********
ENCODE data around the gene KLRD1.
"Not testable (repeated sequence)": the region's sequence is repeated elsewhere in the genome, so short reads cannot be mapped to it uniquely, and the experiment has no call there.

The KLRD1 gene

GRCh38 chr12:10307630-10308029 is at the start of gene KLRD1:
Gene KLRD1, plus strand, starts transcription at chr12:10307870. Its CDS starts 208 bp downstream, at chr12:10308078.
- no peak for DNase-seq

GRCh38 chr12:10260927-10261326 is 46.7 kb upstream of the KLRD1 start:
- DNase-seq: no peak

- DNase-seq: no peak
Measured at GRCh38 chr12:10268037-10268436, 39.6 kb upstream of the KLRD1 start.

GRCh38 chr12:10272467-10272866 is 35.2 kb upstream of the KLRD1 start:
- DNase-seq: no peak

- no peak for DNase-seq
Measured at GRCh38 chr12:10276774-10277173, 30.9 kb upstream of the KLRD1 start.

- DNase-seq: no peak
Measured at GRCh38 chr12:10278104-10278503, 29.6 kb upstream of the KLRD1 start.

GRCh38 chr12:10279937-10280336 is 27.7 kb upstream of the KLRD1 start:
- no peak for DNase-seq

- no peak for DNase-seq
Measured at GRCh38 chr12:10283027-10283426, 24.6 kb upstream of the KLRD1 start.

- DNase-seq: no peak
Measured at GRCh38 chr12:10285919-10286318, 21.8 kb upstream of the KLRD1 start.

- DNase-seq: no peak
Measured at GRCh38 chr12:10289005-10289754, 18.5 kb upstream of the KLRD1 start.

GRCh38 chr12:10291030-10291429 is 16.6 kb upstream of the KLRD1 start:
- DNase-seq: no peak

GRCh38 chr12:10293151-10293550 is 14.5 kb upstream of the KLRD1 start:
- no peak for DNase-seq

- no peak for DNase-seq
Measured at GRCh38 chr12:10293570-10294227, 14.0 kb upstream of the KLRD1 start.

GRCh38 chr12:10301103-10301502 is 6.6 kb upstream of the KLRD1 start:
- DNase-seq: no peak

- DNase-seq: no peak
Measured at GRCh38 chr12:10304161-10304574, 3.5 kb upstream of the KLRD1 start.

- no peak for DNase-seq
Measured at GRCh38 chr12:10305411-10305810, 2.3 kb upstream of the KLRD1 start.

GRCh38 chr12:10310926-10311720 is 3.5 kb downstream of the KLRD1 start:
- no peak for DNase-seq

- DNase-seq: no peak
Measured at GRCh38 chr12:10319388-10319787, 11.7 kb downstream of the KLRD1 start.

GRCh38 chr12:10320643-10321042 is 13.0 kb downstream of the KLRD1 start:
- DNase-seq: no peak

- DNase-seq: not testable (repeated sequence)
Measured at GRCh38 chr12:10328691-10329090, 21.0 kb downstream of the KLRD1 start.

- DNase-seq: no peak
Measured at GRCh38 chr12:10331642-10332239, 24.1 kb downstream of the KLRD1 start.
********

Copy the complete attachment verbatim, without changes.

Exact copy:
ENCODE data around the gene KLRD1.
"Not testable (repeated sequence)": the region's sequence is repeated elsewhere in the genome, so short reads cannot be mapped to it uniquely, and the experiment has no call there.

The KLRD1 gene

GRCh38 chr12:10307630-10308029 is at the start of gene KLRD1:
Gene KLRD1, plus strand, starts transcription at chr12:10307870. Its CDS starts 208 bp downstream, at chr12:10308078.
- no peak for DNase-seq

GRCh38 chr12:10260927-10261326 is 46.7 kb upstream of the KLRD1 start:
- DNase-seq: no peak

- DNase-seq: no peak
Measured at GRCh38 chr12:10268037-10268436, 39.6 kb upstream of the KLRD1 start.

GRCh38 chr12:10272467-10272866 is 35.2 kb upstream of the KLRD1 start:
- DNase-seq: no peak

- no peak for DNase-seq
Measured at GRCh38 chr12:10276774-10277173, 30.9 kb upstream of the KLRD1 start.

- DNase-seq: no peak
Measured at GRCh38 chr12:10278104-10278503, 29.6 kb upstream of the KLRD1 start.

GRCh38 chr12:10279937-10280336 is 27.7 kb upstream of the KLRD1 start:
- no peak for DNase-seq

- no peak for DNase-seq
Measured at GRCh38 chr12:10283027-10283426, 24.6 kb upstream of the KLRD1 start.

- DNase-seq: no peak
Measured at GRCh38 chr12:10285919-10286318, 21.8 kb upstream of the KLRD1 start.

- DNase-seq: no peak
Measured at GRCh38 chr12:10289005-10289754, 18.5 kb upstream of the KLRD1 start.

GRCh38 chr12:10291030-10291429 is 16.6 kb upstream of the KLRD1 start:
- DNase-seq: no peak

GRCh38 chr12:10293151-10293550 is 14.5 kb upstream of the KLRD1 start:
- no peak for DNase-seq

- no peak for DNase-seq
Measured at GRCh38 chr12:10293570-10294227, 14.0 kb upstream of the KLRD1 start.

GRCh38 chr12:10301103-10301502 is 6.6 kb upstream of the KLRD1 start:
- DNase-seq: no peak

- DNase-seq: no peak
Measured at GRCh38 chr12:10304161-10304574, 3.5 kb upstream of the KLRD1 start.

- no peak for DNase-seq
Measured at GRCh38 chr12:10305411-10305810, 2.3 kb upstream of the KLRD1 start.

GRCh38 chr12:10310926-10311720 is 3.5 kb downstream of the KLRD1 start:
- no peak for DNase-seq

- DNase-seq: no peak
Measured at GRCh38 chr12:10319388-10319787, 11.7 kb downstream of the KLRD1 start.

GRCh38 chr12:10320643-10321042 is 13.0 kb downstream of the KLRD1 start:
- DNase-seq: no peak

- DNase-seq: not testable (repeated sequence)
Measured at GRCh38 chr12:10328691-10329090, 21.0 kb downstream of the KLRD1 start.

- DNase-seq: no peak
Measured at GRCh38 chr12:10331642-10332239, 24.1 kb downstream of the KLRD1 start.